It specializes in the development of technical ceramics applied to the medical and sustainable development fields.

One of their works concerns additive manufacturing technologies and their interest in the field of health, for the manufacture of synthetic bone implants. These “bio ceramics” are the materials of choice for this type of implant and have biocompatibility and biodegradability properties that favor the natural process of bone regrowth.


Schema of Ceramath 's dilatometric studies

Schema of Ceramath ‘s dilatometric studies


Among the characterization techniques commonly used in the development of these materials are dilatometric studies and thermo-gravimetric analysis (TGA). These two methods provide access to key parameters related to the behavior of materials at temperature: respectively the study of dimensional variation and mass evolution during a thermal cycle.
This complex equipment requires very expensive consumables that must withstand temperature. Technical ceramics are therefore ideal for these applications because of their performance: high temperature resistance, low thermal expansion coefficient and competitive cost (compared to the cost of metallic consumables made of platinum, steel, aluminum, gold, or copper).

Recognizing this potential saving, the laboratory turned to charged filaments and now uses Zetamix zirconia and alumina filaments to produce laboratory consumables and other devices related to their research.


Thermogravimetric analysis crucibles (TGA):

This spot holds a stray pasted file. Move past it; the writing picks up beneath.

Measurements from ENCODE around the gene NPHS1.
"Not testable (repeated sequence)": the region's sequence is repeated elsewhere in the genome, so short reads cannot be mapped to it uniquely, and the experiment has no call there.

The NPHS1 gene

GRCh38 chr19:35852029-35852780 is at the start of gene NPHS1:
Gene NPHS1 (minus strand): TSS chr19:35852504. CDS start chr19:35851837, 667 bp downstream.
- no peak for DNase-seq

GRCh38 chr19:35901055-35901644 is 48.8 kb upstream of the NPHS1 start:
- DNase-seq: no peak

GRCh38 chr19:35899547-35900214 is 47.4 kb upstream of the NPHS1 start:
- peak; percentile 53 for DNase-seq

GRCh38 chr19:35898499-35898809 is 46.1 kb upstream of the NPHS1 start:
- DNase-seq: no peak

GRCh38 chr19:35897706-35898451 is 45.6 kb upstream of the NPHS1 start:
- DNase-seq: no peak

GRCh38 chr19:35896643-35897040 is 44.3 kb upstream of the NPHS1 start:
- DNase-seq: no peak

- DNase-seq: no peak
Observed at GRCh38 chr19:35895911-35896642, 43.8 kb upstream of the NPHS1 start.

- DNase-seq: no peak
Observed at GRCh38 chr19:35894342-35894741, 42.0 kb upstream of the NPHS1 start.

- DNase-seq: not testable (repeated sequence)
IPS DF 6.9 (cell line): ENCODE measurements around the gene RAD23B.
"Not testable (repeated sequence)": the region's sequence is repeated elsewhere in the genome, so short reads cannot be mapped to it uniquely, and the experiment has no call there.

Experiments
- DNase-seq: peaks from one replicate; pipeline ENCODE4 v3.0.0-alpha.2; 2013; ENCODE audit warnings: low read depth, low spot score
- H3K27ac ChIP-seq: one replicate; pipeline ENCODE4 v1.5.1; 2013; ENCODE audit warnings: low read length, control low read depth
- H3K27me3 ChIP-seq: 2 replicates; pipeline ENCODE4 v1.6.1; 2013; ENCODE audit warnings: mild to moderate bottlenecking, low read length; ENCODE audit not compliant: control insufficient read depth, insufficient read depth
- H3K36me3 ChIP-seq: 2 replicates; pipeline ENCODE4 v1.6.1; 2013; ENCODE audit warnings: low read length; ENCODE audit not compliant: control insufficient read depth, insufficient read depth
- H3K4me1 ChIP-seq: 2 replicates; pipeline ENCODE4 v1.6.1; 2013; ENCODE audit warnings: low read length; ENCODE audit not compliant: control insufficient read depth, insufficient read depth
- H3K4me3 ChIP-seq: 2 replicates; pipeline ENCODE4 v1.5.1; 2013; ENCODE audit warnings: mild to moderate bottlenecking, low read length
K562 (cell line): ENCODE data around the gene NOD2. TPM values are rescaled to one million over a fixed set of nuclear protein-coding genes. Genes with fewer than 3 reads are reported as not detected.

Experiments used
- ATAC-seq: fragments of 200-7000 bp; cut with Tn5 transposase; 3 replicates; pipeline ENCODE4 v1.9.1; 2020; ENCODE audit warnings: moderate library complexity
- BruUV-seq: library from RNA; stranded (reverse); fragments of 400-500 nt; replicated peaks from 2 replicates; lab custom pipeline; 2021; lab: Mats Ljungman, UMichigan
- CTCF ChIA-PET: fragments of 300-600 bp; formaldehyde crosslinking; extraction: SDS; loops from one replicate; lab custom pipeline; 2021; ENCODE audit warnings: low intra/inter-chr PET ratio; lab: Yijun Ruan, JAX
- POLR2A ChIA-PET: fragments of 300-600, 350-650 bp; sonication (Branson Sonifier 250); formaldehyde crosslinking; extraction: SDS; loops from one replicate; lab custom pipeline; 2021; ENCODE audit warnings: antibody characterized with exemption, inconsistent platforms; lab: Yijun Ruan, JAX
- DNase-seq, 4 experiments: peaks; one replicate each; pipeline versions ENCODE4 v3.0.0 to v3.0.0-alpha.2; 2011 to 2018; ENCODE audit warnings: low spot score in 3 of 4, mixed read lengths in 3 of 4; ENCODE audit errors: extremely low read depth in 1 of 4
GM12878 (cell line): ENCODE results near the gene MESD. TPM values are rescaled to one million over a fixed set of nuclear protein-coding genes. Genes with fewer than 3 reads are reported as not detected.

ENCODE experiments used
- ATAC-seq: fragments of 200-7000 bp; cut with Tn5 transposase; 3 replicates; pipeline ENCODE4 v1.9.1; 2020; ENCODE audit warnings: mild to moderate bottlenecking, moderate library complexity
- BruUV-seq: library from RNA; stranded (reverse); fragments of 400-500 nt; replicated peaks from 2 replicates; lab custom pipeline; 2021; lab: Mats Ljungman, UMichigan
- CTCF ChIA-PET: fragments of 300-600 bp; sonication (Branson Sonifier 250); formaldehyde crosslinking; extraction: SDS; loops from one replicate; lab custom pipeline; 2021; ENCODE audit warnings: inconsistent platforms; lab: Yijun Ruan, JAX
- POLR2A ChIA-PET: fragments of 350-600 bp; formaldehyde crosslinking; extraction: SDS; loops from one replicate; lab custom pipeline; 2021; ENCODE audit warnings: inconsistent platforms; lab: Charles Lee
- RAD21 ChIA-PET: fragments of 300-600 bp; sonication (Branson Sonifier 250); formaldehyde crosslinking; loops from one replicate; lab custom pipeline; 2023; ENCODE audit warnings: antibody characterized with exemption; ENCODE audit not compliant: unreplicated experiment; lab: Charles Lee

TGA is a technique that measures the change in mass of a sample when it is subjected to a temperature program under a controlled atmosphere. This mass change can be a loss (emission of vapors) or a gain (fixation of gases). The materials under study are placed in a crucible. This part is expensive because of its small size and the technical nature of its production. Its number of uses is limited by the risk of pollution from one material to another (single use recommended). Precise stock management is necessary to avoid the interruption of measurements. For all these reasons, CERAMATHS has chosen to internalize the production of these parts thanks to the 3D printing of Zetamix filaments in order to reduce its costs and gain in responsiveness.


Dialometer parts printed in alumina by the S600D

Dialometer parts printed in alumina by the S600D


Consumables for dilatometers :

CERAMATHS-DMP also produces consumables used for the dilatometric study of materials during sintering.
Dilatometry is a powerful analytical technique for determining the dimensional variations of a material as a function of temperature.

In a dilatometry experiment, a sample is placed in a sample holder with one end in contact with a push rod. The displacement of this element over time allows the dimensional evolution of the sample to be determined as a function of temperature.
However, the high temperatures used in this measurement (sintering) can deform or damage the sample holder and rod over time.
To ensure the accuracy, as well as the repeatability, of the analyses carried out, the laboratory regularly replaces these consumables using 3D printing.

The 3D printing of technical ceramics is in full expansion and allows today an improvement of costs and a significant saving of time on the operations where it intervenes (medical, industry, research, and aeronautics).

Alumina parts’ sizes before and after debinding

Alumina parts’ sizes before and after debinding


With the FIL21 and the S600D 3D printer, the printing of technical ceramics is done in complete safety, while ensuring high printing speeds and performances. Ceramic filaments (alumina, zirconia) and metal filaments (316L) are already supported, and new references will soon be added to the ecosystem
Technical summary of the case study

SECTOR University – Research Centre
MATERIAL Alumina Zetamix
DIMENSIONS 23 mm x 17 mm x 1,2 mm